Tuesday, 11 October 2011

Day 11 Vinyasa Krama subroutine practice notes : Parivritta trikonasana (twisting )subroutine Triangle sequence

This is another subroutine I needed to re shoot.

For the last couple of years, since discovering Vinyasa krama, I've been writing about spending more time in a poses, taking longer and slower breathes, retaining the exhale, taking up residence in a posture.

And yet still there's this....

This is the twist in triangle pose on my Vinyasa Krama Sequences and Subroutines webpage. It's OK, I enter the posture a couple of times before coming into it for a longer stay and and then take a number of long slow breaths.

I rush into it though, turn lower and twist all on one exhalation.

Ramaswami is very clear in his book, as practiced in Vinyasa Krama, this posture has three distinct steps.

'You can see that the movement from the trikonasana position and the final posture is made in three distinct steps'  The Complete Bool of Vinyasa yoga p150

Whats the rush? We get fixated on the final posture, even in styles of yoga where the movement in and out of the postures play such an important role, it's hard to slow it down. In Ashtanga I have to remind myself to slow the upward and downward dogs after the the jump back, remember to keep the breath at the same rate as when in the posture.

Here it's even slower. We raise our arms on the exhalation take our inhalation and then turn on the long exhale, inhale and then on the next exhalation lower half way, staying there for another inhalation before turning, again on the exhalation and finally settling into the posture. The exit is the same but in reverse unwinding on the inhalation, pausing for the exhalation before straightening on the inhalation, pause again for another exhalation then turn to the front on the final inhalation.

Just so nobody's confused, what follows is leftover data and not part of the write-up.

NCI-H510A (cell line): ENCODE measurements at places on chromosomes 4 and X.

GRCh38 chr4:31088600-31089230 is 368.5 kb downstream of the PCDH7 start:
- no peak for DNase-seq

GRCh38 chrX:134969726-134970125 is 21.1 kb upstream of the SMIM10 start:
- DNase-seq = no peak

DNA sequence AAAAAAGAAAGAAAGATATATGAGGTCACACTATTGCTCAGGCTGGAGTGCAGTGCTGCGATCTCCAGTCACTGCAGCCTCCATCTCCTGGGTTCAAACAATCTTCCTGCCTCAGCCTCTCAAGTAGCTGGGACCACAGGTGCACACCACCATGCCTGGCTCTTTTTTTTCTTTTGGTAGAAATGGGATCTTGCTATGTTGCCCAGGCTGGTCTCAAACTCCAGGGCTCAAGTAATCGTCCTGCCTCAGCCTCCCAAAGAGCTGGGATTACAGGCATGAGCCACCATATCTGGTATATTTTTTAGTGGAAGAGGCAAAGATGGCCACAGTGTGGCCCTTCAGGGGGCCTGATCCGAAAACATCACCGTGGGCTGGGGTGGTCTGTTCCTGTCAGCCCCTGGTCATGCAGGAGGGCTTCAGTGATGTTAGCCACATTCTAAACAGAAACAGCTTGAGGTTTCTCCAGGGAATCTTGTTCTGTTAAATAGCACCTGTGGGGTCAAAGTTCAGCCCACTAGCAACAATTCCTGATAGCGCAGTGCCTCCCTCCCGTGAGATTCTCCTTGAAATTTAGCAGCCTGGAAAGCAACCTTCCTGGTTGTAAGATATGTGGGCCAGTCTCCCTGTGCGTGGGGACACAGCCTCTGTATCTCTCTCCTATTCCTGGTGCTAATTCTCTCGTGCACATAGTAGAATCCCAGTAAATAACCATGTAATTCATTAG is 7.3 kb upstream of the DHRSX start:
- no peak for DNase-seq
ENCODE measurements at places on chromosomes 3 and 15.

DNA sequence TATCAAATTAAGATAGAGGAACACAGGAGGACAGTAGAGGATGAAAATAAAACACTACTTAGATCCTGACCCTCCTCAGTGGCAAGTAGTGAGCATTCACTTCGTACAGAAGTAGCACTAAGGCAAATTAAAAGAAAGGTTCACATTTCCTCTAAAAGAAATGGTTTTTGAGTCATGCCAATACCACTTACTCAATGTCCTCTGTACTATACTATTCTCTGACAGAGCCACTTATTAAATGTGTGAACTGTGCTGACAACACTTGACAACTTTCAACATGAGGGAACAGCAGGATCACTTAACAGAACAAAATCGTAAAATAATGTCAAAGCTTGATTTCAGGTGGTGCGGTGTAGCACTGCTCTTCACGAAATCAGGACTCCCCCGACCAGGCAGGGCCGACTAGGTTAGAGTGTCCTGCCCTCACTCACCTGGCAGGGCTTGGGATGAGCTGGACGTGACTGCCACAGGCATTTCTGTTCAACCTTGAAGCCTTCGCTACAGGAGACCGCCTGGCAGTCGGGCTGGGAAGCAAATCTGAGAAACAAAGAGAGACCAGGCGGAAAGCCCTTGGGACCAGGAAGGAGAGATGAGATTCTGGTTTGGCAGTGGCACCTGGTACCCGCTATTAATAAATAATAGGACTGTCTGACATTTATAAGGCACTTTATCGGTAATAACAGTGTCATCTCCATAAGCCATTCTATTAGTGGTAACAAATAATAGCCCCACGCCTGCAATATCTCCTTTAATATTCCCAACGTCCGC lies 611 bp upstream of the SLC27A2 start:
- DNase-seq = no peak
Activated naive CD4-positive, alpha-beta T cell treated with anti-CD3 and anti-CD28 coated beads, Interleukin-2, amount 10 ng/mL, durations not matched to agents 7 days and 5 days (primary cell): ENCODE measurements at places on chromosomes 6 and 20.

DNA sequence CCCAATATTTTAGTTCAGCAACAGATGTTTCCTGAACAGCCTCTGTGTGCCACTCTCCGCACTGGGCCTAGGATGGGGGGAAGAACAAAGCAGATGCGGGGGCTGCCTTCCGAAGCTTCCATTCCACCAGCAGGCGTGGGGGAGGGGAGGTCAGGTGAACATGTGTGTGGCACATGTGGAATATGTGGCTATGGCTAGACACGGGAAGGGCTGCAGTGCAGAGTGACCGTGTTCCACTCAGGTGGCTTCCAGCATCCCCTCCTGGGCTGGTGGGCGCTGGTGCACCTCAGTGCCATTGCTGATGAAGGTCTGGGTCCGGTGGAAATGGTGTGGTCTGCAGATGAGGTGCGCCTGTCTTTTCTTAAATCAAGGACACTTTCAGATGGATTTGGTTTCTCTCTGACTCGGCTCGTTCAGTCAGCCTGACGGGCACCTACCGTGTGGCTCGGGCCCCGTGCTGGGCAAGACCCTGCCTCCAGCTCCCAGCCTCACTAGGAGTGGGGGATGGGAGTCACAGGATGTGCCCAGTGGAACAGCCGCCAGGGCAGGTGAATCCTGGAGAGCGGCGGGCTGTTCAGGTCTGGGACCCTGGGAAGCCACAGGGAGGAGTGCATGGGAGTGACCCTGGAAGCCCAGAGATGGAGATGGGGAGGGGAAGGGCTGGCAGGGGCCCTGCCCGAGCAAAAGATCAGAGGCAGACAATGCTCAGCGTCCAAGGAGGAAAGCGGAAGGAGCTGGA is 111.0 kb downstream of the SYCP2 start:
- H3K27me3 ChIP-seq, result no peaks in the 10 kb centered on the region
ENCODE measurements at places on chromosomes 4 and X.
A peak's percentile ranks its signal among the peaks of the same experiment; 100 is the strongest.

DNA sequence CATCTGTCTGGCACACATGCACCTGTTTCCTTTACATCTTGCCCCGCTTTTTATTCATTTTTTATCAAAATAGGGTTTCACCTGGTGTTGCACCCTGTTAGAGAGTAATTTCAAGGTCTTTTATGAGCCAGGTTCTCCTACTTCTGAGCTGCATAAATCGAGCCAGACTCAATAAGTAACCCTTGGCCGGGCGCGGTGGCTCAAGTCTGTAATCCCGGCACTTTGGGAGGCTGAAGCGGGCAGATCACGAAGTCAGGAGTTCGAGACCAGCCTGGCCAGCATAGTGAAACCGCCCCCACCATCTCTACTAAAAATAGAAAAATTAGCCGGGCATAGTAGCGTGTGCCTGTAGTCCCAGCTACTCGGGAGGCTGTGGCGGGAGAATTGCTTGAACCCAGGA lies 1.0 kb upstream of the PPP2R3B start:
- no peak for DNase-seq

That's four breaths in and four breaths out of the pose, then there's the 2-6 breaths while in the final posture, that's fourteen but then we have the reverse twist, another fourteen. I clock the video below at a little over eight minutes and to be honest my breathing could have been, perhaps should have been, a lot slower.

What's the rush

The same tips for keeping the knees safe apply here as from yesterdays uttita trikonasana

  • Press down the opposite foot to the side your bending but also the inside of the foot on the side your bending in to, from the heel all the way to the big toe.
  • The more stable the base the more protected the knees, pushing down into the mat takes some of the stress off the knees.
  • really stretch out of your hips before beginning your bend and keep stretching up along both sides of your body. The tendency is to stretch the outside and collapse the inside, stretch through both.
  • Breathe, strong ujjayi.
  • Engage bandhas

and one more comes to mind...
  • push your backside out as you take that breath in forward bend just as in the half forward bend in the On the feet sequence so as to protect your back.

Here's a reminder of the breathing

Going into the posture
turn on the exhale
lower on the exhale
twist on the exhale

Stay for 3-6 breathes

Exiting the posture
Raise and unwind to horizontal on the inhale
lift up straight on the inhale